The Republican Party followed historical precedent in 2016 and is doing the same in 2020 when it comes to deciding on voting to fill the vacant Supreme Court seat, writes Sen. Ted Cruz. Furthermore, Cruz writes, we need a full court on Election Day, given the high likelihood we're going to see litigation that goes to the court. We need a nine justice Supreme Court that can give a definitive answer for the country.
In her later years, Supreme Court Justice Ruth Bader Ginsburg was internationally known simply as her initials — RBG — and a 2018 documentary film by the same name about Ginsburg's legal career, personal history and unexpected celebrity became a surprise smash hit. We speak with Julie Cohen, co-director of the Academy Award-nominated documentary "RBG," about Ginsburg's early years and leadership in fighting for equal rights for women, including arguing a case before the Supreme Court with all male justices who were condescending to her. "She never let that condescension get her down," notes Cohen. "She was a deeply strategic person."
Friday was a perfect early-autumn evening in Washington, D.C., less than 50 days away from the election. Marjorie Dannenfelser, the head of the Susan B. Anthony List, arguably the most powerful anti-abortion group in Washington, had wrapped up her day on Capitol Hill. She and her kids packed cheese and crackers and headed to the lawn outside the Supreme Court building, a majestic spot for a picnic. Dannenfelser’s phone rang—it was one of her staffers calling strangely late for a Friday. He had news.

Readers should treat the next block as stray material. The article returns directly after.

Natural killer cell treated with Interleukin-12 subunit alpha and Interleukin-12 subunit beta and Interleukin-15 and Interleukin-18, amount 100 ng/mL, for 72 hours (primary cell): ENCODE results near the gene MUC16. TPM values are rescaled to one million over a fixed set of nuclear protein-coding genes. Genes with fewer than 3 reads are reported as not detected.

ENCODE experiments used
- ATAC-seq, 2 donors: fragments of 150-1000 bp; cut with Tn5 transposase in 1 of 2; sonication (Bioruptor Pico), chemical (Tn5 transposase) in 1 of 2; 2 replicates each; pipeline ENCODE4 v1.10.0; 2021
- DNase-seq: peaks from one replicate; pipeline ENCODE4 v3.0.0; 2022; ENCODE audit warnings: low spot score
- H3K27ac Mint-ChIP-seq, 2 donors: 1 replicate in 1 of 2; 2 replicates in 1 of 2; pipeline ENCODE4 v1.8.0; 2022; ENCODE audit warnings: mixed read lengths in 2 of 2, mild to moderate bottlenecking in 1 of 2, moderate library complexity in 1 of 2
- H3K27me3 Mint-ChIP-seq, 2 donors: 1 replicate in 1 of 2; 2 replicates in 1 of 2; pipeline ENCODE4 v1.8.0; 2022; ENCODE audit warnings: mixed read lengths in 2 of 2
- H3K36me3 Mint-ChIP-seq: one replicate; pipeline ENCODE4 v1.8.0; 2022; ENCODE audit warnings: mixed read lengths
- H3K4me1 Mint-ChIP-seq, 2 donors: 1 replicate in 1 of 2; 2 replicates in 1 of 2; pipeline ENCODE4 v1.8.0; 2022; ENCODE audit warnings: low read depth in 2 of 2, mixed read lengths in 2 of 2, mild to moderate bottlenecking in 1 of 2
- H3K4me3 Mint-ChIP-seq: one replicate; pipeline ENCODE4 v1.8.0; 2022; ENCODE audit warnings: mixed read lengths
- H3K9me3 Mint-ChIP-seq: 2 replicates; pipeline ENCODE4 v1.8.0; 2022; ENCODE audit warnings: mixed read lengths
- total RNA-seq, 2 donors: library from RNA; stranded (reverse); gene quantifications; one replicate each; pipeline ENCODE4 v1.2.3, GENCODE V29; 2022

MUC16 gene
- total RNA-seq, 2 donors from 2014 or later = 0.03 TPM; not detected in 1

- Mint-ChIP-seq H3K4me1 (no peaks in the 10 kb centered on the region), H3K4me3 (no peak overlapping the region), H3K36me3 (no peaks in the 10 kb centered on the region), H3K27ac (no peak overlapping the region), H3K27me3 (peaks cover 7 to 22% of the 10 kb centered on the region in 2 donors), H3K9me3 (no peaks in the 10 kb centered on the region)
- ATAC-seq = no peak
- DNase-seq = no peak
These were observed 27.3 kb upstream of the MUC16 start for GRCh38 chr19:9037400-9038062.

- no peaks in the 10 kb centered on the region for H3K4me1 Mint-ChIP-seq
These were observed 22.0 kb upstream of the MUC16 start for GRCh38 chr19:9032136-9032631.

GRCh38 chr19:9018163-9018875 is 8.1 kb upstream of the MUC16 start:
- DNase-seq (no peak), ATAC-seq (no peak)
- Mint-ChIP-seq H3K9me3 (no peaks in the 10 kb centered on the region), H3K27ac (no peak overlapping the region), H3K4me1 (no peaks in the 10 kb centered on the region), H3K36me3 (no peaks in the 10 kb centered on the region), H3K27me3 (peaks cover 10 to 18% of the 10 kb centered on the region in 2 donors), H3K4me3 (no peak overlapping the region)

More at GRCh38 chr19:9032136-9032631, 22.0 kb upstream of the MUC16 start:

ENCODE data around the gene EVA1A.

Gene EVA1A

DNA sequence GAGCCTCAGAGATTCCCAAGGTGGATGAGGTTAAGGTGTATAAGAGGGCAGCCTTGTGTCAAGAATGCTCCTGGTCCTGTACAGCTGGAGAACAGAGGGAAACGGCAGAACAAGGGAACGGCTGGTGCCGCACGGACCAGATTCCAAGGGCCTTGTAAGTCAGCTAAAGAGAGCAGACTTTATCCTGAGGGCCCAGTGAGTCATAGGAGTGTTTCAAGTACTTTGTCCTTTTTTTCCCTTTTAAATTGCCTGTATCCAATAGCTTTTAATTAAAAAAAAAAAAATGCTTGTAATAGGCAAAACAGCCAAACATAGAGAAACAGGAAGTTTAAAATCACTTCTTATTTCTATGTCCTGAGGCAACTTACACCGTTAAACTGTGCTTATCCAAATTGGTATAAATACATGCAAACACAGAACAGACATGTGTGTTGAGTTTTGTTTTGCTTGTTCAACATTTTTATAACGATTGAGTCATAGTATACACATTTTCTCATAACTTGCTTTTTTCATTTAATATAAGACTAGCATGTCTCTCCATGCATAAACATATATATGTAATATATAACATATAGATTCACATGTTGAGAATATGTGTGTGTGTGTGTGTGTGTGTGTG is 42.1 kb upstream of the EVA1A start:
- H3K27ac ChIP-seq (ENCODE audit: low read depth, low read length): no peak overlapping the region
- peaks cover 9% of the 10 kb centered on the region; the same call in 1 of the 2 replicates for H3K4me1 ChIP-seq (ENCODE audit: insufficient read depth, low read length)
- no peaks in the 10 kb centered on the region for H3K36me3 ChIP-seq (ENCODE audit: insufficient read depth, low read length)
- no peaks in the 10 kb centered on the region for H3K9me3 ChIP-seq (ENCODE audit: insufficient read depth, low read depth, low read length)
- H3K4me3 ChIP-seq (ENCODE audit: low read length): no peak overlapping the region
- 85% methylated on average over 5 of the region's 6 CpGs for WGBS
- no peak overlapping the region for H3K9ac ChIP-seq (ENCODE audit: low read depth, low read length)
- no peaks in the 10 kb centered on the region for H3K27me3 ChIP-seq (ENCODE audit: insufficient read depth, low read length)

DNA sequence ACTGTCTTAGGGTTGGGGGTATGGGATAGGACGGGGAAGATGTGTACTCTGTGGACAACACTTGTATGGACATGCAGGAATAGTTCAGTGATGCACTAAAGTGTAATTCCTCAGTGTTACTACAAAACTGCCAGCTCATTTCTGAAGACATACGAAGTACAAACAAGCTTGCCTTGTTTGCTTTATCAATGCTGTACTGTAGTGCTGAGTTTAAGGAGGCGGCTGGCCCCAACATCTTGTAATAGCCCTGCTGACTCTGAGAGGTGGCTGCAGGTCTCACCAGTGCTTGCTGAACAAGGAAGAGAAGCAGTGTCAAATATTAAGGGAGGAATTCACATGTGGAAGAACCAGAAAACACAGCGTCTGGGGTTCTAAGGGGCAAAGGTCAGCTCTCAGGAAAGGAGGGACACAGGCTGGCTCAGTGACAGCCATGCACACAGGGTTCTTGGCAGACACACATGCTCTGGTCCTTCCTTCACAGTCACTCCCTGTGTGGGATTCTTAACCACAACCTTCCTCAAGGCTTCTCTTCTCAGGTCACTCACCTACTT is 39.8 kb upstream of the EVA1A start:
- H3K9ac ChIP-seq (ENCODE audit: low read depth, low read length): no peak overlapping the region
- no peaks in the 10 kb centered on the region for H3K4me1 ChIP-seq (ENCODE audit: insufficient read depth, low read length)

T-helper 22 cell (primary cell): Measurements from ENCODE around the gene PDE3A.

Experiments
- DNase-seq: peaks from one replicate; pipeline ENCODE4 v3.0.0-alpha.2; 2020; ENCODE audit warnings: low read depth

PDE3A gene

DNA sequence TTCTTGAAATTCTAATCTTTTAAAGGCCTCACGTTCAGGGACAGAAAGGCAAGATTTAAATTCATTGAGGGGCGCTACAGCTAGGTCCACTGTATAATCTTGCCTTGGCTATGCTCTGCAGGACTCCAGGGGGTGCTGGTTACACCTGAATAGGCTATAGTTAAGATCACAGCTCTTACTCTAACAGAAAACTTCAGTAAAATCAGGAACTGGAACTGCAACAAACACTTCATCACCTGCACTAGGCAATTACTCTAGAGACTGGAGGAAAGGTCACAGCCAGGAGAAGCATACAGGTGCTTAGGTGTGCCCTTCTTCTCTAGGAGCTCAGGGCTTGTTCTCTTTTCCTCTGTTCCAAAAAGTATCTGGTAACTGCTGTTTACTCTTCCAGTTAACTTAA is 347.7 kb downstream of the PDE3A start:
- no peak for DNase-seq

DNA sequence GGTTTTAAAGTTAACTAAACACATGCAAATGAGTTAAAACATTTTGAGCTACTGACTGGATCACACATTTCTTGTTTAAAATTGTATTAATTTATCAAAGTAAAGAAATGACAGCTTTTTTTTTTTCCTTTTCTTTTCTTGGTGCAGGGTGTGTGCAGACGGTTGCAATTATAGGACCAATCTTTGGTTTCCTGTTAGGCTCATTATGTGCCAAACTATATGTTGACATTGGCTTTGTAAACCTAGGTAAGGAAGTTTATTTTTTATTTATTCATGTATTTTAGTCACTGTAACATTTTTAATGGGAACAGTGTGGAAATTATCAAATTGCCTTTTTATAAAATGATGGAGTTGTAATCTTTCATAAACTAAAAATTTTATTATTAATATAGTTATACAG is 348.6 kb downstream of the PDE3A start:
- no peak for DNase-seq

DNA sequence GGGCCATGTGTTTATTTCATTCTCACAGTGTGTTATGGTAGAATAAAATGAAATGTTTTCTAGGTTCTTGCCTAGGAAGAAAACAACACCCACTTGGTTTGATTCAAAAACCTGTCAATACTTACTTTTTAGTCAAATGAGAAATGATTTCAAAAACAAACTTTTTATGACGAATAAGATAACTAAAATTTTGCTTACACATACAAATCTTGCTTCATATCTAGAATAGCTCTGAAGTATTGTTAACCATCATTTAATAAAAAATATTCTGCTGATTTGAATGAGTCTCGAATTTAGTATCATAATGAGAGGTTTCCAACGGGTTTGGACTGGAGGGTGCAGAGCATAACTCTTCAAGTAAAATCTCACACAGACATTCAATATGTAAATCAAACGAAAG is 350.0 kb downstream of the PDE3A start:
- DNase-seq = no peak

Call it coincidence. Call it fate. “I’ve literally never sat on the lawn at the Supreme Court,” Dannenfelser told me. But in the moment when she found out that the pro-life movement may be about to achieve everything activists have been working toward since 1973, when Roe v. Wade made abortion legal across the United States, Dannenfelser was literally gazing upon the institution she has worked so hard to influence. The thought of victory so close at hand “makes my heart race and my spirit soar,” she said.
For feminists who believe abortion access is essential to women’s health, advancement, and self-determination, Justice Ruth Bader Ginsburg’s death was a gut punch. “Ruthie was my friend and I will miss her terribly,” Massachusetts Senator Elizabeth Warren wrote. “We will use each day to carry forward her legacy,” tweeted Ria Tabacco Mar along with a broken-heart emoji; Ginsburg founded the group Mar leads, the ACLU’s Women’s Rights Project. Rebecca Traister, the New York writer who covers abortion and women’s rights, chugged wine on MSNBC. As they mourned, these women also seemed to recognize what Ginsburg’s death could mean: Even if Democrats crush Republicans in November, a 6–3 conservative Court could dismantle abortion rights.
For anti-abortion activists, however, the solemnity of Ginsburg’s death was mixed with ecstasy: They believe they are about to taste victory. The next six weeks, which will almost certainly see a vicious Supreme Court confirmation battle amid the final race to Election Day, may determine the future of abortion in America for a generation. “I’m under no illusion that this isn’t the fight of our life,” Dannenfelser said.
If President Donald Trump succeeds in appointing a replacement for Ginsburg, he will solidify a six-person conservative majority on the Supreme Court that could last for a decade or more. The most fundamental issue at stake is the right to abortion, which the conservative wing of the Court has been openly agitating to revisit for years. The almost universally shared goal of the anti-abortion movement is to see Roe overturned so that the question of abortion can return to the states, where voters can directly influence whether their legislatures permit or regulate the procedure. Getting to this moment, in which the conservative justices on the Court may begin fully reimagining abortion jurisprudence, took years of careful planning. “The conservative legal movement has always made sure that it’s well prepared to deal with potential vacancies on the Court,” Leonard Leo, the former executive vice president of the Federalist Society and an architect of Trump’s judicial strategy, told me. His goal for judicial appointments has not been to impose a litmus test on nominees, making them vow to overturn Roe, but “to advance a principled judicial philosophy” that tends to line up with anti-abortion views.